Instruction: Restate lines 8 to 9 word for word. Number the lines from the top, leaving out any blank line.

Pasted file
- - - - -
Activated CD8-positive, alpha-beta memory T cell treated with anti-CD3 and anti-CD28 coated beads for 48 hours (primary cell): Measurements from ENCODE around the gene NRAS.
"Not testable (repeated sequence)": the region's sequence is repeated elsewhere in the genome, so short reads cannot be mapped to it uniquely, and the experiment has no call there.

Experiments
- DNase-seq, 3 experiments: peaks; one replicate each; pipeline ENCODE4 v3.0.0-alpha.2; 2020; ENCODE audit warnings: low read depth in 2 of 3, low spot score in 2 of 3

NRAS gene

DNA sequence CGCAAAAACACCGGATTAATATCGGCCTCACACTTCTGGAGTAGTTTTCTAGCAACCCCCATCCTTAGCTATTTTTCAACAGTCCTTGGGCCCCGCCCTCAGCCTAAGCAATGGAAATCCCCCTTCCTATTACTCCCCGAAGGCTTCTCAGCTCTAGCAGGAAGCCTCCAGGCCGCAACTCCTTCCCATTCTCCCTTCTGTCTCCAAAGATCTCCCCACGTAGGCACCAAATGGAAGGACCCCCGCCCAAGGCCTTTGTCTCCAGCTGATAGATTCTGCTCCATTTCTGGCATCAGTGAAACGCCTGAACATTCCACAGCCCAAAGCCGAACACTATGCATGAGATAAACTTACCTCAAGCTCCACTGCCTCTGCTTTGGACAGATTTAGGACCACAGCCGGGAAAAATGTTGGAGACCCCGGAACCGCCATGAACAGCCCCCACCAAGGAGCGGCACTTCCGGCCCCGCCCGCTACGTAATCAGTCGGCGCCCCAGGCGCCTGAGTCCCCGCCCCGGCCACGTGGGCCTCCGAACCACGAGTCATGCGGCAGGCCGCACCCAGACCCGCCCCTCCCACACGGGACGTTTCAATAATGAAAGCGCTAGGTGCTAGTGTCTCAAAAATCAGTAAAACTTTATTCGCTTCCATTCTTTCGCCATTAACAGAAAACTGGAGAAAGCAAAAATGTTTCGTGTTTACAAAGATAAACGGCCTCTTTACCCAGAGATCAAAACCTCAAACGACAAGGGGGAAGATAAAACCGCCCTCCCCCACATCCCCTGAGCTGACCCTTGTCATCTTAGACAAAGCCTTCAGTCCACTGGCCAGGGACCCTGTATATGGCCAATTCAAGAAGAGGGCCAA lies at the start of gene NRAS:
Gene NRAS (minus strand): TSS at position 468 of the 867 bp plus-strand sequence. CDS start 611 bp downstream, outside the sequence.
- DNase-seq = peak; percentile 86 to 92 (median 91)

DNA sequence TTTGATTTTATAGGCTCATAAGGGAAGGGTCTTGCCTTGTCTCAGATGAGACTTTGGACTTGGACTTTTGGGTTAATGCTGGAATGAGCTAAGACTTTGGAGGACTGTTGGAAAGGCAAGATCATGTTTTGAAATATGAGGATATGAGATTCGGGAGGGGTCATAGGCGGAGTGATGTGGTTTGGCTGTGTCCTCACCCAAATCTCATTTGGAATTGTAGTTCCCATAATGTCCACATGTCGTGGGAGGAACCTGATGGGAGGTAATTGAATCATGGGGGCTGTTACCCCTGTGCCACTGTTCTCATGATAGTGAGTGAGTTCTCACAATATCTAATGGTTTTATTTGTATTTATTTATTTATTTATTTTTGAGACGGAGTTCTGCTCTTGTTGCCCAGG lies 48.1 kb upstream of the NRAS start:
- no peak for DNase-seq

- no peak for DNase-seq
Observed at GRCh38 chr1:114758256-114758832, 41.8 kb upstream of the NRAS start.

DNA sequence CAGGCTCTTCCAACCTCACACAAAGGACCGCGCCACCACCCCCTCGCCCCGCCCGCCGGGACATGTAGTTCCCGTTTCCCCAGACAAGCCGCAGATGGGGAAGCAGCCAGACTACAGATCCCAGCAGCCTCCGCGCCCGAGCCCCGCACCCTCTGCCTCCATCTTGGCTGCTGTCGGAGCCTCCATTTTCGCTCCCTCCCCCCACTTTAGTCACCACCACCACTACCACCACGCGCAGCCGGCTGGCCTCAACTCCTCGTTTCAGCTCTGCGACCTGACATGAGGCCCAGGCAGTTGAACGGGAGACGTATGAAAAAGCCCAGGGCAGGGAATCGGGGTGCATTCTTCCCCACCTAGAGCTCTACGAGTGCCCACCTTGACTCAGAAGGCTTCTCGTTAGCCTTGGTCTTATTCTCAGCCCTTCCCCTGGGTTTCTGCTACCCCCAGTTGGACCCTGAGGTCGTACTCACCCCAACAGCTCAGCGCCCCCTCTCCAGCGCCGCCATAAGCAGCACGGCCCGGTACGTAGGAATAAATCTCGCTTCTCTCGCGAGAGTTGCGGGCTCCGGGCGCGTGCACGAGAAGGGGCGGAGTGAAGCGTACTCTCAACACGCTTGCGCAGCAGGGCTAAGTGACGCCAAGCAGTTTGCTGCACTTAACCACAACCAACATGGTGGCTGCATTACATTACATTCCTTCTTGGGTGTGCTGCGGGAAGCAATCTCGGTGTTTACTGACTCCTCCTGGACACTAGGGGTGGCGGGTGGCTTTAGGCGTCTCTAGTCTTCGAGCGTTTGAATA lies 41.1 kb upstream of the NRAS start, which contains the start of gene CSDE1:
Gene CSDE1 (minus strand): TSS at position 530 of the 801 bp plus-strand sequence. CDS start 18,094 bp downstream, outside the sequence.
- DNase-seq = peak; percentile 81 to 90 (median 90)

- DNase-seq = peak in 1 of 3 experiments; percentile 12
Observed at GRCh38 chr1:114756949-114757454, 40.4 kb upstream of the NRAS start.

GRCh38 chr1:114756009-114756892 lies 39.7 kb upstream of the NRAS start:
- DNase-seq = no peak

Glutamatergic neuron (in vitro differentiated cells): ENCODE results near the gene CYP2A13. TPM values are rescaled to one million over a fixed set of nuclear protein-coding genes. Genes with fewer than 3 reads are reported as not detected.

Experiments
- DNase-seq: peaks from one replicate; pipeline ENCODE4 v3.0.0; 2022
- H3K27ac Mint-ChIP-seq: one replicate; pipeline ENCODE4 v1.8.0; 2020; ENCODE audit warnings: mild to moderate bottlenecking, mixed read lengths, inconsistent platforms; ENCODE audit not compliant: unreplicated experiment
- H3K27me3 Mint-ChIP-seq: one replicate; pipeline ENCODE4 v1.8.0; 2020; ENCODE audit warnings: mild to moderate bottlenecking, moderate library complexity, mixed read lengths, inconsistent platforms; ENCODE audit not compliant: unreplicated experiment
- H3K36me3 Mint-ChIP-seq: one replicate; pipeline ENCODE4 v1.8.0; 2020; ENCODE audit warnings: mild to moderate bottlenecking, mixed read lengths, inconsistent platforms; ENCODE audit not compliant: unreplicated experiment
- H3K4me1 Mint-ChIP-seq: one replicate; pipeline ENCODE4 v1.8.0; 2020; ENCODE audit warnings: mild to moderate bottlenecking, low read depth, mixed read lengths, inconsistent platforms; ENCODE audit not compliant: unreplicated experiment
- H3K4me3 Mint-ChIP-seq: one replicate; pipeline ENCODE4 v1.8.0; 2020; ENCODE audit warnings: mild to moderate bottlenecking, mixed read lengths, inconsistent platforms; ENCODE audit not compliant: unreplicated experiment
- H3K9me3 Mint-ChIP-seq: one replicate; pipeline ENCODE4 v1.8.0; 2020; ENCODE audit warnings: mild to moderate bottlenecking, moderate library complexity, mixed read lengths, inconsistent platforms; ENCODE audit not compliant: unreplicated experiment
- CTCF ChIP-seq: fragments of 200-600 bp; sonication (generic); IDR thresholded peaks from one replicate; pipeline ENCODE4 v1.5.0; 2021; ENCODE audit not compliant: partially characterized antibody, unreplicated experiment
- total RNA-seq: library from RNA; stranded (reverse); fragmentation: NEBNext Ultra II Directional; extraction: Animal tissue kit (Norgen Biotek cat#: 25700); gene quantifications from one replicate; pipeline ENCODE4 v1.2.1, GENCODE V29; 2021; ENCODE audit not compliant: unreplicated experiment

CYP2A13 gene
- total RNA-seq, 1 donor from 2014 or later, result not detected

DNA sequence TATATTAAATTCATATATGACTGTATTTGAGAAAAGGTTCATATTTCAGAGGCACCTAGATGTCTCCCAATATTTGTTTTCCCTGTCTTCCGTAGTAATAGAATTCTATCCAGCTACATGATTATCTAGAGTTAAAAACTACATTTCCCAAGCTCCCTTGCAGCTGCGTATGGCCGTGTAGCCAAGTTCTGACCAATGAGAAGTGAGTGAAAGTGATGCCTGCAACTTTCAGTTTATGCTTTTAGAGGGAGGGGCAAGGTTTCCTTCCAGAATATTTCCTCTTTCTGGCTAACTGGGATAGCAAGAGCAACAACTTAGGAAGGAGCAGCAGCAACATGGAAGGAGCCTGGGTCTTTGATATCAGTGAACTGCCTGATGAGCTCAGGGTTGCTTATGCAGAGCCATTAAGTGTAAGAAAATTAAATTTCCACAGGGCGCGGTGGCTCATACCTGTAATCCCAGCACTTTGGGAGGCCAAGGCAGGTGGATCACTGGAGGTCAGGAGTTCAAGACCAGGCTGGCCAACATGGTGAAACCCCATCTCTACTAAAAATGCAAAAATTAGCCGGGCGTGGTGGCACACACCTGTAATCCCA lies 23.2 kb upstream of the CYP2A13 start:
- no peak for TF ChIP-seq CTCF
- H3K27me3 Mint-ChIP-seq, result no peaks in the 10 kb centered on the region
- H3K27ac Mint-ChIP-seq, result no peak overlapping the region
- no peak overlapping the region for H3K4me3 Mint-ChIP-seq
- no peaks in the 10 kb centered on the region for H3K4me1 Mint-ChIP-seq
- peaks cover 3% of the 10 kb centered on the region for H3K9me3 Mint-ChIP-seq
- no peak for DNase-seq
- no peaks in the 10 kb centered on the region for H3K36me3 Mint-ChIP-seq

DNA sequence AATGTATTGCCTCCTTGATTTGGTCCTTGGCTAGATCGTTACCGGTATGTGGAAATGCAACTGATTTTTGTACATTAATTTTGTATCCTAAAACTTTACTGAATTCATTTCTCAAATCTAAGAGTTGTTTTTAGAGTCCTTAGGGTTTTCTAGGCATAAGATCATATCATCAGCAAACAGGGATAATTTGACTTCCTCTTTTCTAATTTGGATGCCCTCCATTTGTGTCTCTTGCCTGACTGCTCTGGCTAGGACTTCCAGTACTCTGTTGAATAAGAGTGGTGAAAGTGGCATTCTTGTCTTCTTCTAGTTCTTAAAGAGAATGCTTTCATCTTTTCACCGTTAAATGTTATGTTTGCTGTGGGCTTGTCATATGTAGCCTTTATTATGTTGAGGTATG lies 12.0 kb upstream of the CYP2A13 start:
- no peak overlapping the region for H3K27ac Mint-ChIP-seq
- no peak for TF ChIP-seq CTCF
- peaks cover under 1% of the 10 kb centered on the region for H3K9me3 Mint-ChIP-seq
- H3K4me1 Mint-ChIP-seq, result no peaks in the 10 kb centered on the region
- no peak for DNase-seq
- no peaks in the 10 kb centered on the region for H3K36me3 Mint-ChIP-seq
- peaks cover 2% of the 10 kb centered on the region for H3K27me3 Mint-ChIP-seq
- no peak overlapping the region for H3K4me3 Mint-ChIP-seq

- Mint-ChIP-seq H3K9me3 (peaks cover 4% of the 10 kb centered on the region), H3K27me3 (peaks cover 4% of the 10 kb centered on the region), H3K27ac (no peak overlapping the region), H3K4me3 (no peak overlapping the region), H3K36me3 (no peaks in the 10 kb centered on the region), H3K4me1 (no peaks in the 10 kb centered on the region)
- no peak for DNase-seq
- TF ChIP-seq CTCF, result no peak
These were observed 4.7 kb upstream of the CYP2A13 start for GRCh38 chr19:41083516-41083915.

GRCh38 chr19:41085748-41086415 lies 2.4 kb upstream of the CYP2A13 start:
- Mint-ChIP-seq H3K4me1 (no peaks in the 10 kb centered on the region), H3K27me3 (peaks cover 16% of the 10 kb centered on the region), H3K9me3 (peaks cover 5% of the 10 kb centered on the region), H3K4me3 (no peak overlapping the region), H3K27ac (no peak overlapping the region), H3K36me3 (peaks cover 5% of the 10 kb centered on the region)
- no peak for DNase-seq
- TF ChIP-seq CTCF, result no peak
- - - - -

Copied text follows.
- DNase-seq = peak; percentile 86 to 92 (median 91)

DNA sequence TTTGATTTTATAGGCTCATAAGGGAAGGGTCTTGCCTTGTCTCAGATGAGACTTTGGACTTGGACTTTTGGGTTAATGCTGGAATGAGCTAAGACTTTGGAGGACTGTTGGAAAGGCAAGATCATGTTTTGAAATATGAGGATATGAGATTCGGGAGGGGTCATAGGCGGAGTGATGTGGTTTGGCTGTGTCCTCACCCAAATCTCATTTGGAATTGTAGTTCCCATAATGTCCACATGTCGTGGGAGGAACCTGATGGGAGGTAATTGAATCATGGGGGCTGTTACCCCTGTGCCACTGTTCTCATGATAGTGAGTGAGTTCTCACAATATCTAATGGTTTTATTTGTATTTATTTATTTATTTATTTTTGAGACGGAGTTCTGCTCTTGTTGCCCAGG lies 48.1 kb upstream of the NRAS start: